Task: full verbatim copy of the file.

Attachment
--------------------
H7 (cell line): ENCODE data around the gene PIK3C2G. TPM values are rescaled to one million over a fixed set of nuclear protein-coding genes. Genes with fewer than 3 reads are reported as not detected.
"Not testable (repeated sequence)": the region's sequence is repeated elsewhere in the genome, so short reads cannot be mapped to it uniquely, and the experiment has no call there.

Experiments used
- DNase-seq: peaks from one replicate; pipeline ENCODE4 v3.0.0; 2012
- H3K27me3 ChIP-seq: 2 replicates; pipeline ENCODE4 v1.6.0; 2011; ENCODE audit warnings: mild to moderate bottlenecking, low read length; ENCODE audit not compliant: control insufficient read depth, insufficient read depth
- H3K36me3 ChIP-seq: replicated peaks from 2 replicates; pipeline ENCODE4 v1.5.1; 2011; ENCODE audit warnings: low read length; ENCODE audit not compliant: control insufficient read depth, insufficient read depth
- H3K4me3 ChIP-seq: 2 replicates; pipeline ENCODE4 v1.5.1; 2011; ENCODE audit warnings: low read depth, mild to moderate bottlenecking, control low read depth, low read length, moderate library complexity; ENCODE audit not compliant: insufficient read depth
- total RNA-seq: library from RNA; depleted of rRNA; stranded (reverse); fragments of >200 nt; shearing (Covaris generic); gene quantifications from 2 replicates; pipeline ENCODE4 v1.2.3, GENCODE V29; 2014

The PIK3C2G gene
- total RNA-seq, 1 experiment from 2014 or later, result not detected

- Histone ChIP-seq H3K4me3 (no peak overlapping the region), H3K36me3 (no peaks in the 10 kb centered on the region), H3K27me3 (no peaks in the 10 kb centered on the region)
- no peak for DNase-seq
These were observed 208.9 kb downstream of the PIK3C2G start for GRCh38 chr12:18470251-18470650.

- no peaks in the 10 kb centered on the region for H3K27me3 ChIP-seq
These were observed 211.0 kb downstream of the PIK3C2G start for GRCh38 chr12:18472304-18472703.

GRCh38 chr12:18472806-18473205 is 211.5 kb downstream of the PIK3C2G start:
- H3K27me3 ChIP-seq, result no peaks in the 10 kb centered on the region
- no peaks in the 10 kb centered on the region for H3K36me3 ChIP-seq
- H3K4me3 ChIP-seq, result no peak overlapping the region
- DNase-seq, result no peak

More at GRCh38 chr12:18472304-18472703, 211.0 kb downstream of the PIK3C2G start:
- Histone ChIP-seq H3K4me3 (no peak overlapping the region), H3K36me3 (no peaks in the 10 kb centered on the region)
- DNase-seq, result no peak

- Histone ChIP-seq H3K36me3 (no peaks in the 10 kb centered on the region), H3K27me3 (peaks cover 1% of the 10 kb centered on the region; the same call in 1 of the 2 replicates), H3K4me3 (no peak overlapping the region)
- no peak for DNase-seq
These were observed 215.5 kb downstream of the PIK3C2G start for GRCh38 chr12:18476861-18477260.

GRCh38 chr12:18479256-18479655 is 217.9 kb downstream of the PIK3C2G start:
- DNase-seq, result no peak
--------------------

H7 (cell line): ENCODE data around the gene PIK3C2G. TPM values are rescaled to one million over a fixed set of nuclear protein-coding genes. Genes with fewer than 3 reads are reported as not detected.
"Not testable (repeated sequence)": the region's sequence is repeated elsewhere in the genome, so short reads cannot be mapped to it uniquely, and the experiment has no call there.

Experiments used
- DNase-seq: peaks from one replicate; pipeline ENCODE4 v3.0.0; 2012
- H3K27me3 ChIP-seq: 2 replicates; pipeline ENCODE4 v1.6.0; 2011; ENCODE audit warnings: mild to moderate bottlenecking, low read length; ENCODE audit not compliant: control insufficient read depth, insufficient read depth
- H3K36me3 ChIP-seq: replicated peaks from 2 replicates; pipeline ENCODE4 v1.5.1; 2011; ENCODE audit warnings: low read length; ENCODE audit not compliant: control insufficient read depth, insufficient read depth
- H3K4me3 ChIP-seq: 2 replicates; pipeline ENCODE4 v1.5.1; 2011; ENCODE audit warnings: low read depth, mild to moderate bottlenecking, control low read depth, low read length, moderate library complexity; ENCODE audit not compliant: insufficient read depth
- total RNA-seq: library from RNA; depleted of rRNA; stranded (reverse); fragments of >200 nt; shearing (Covaris generic); gene quantifications from 2 replicates; pipeline ENCODE4 v1.2.3, GENCODE V29; 2014

The PIK3C2G gene
- total RNA-seq, 1 experiment from 2014 or later, result not detected

- Histone ChIP-seq H3K4me3 (no peak overlapping the region), H3K36me3 (no peaks in the 10 kb centered on the region), H3K27me3 (no peaks in the 10 kb centered on the region)
- no peak for DNase-seq
These were observed 208.9 kb downstream of the PIK3C2G start for GRCh38 chr12:18470251-18470650.

- no peaks in the 10 kb centered on the region for H3K27me3 ChIP-seq
These were observed 211.0 kb downstream of the PIK3C2G start for GRCh38 chr12:18472304-18472703.

GRCh38 chr12:18472806-18473205 is 211.5 kb downstream of the PIK3C2G start:
- H3K27me3 ChIP-seq, result no peaks in the 10 kb centered on the region
- no peaks in the 10 kb centered on the region for H3K36me3 ChIP-seq
- H3K4me3 ChIP-seq, result no peak overlapping the region
- DNase-seq, result no peak

More at GRCh38 chr12:18472304-18472703, 211.0 kb downstream of the PIK3C2G start:
- Histone ChIP-seq H3K4me3 (no peak overlapping the region), H3K36me3 (no peaks in the 10 kb centered on the region)
- DNase-seq, result no peak

- Histone ChIP-seq H3K36me3 (no peaks in the 10 kb centered on the region), H3K27me3 (peaks cover 1% of the 10 kb centered on the region; the same call in 1 of the 2 replicates), H3K4me3 (no peak overlapping the region)
- no peak for DNase-seq
These were observed 215.5 kb downstream of the PIK3C2G start for GRCh38 chr12:18476861-18477260.

GRCh38 chr12:18479256-18479655 is 217.9 kb downstream of the PIK3C2G start:
- DNase-seq, result no peak